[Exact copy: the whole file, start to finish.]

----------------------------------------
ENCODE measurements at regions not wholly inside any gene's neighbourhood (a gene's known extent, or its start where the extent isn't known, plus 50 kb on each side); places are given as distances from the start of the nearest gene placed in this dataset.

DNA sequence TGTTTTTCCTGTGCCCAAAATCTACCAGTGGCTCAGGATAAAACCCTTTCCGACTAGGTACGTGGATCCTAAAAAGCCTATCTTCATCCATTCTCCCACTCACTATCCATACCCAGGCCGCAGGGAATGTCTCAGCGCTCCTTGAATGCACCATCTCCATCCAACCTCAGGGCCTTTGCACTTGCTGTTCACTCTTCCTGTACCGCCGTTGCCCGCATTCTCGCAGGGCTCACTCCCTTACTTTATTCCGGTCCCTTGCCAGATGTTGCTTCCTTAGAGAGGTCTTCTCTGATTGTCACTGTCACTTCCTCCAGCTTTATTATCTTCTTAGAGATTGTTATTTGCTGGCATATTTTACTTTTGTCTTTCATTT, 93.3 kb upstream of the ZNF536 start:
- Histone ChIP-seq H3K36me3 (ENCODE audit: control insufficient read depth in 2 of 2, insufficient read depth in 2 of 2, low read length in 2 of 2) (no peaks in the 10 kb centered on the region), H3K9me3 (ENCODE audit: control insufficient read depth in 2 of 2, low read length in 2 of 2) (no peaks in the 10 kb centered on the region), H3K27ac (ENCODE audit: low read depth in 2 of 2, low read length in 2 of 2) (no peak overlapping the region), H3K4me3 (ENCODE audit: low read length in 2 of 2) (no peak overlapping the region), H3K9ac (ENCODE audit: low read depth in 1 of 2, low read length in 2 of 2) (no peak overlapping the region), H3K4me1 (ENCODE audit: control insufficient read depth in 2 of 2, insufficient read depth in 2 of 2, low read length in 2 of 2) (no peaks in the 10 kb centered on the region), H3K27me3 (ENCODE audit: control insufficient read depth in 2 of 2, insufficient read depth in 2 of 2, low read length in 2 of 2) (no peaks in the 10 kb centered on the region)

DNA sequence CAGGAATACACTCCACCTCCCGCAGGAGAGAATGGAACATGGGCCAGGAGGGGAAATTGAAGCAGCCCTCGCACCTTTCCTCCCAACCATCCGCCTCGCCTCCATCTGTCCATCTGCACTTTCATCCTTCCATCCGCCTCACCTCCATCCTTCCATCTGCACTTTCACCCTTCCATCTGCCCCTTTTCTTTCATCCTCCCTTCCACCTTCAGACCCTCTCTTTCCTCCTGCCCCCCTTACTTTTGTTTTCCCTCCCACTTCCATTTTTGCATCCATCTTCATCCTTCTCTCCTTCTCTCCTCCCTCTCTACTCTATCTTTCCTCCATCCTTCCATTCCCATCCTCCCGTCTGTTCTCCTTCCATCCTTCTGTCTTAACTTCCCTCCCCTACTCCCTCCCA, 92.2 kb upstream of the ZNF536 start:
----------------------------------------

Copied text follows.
ENCODE measurements at regions not wholly inside any gene's neighbourhood (a gene's known extent, or its start where the extent isn't known, plus 50 kb on each side); places are given as distances from the start of the nearest gene placed in this dataset.

DNA sequence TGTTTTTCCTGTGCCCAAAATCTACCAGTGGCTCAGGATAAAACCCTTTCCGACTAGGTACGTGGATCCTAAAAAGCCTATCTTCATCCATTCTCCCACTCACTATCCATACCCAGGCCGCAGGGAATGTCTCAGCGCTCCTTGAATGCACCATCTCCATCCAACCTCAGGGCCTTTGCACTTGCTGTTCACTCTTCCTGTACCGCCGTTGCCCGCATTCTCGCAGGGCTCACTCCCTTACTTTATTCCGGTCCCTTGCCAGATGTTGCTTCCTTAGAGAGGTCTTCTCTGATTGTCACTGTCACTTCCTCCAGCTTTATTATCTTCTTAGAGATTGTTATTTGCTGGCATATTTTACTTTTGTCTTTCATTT, 93.3 kb upstream of the ZNF536 start:
- Histone ChIP-seq H3K36me3 (ENCODE audit: control insufficient read depth in 2 of 2, insufficient read depth in 2 of 2, low read length in 2 of 2) (no peaks in the 10 kb centered on the region), H3K9me3 (ENCODE audit: control insufficient read depth in 2 of 2, low read length in 2 of 2) (no peaks in the 10 kb centered on the region), H3K27ac (ENCODE audit: low read depth in 2 of 2, low read length in 2 of 2) (no peak overlapping the region), H3K4me3 (ENCODE audit: low read length in 2 of 2) (no peak overlapping the region), H3K9ac (ENCODE audit: low read depth in 1 of 2, low read length in 2 of 2) (no peak overlapping the region), H3K4me1 (ENCODE audit: control insufficient read depth in 2 of 2, insufficient read depth in 2 of 2, low read length in 2 of 2) (no peaks in the 10 kb centered on the region), H3K27me3 (ENCODE audit: control insufficient read depth in 2 of 2, insufficient read depth in 2 of 2, low read length in 2 of 2) (no peaks in the 10 kb centered on the region)

DNA sequence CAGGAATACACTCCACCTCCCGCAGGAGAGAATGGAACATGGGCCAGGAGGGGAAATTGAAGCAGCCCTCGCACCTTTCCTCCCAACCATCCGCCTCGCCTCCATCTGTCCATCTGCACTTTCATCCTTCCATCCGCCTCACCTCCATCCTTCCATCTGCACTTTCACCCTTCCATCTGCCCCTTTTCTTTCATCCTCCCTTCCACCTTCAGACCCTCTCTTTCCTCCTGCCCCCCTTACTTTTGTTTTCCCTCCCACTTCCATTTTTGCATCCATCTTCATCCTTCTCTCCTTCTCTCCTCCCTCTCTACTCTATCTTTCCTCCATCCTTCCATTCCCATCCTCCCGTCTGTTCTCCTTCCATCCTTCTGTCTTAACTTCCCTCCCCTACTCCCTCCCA, 92.2 kb upstream of the ZNF536 start: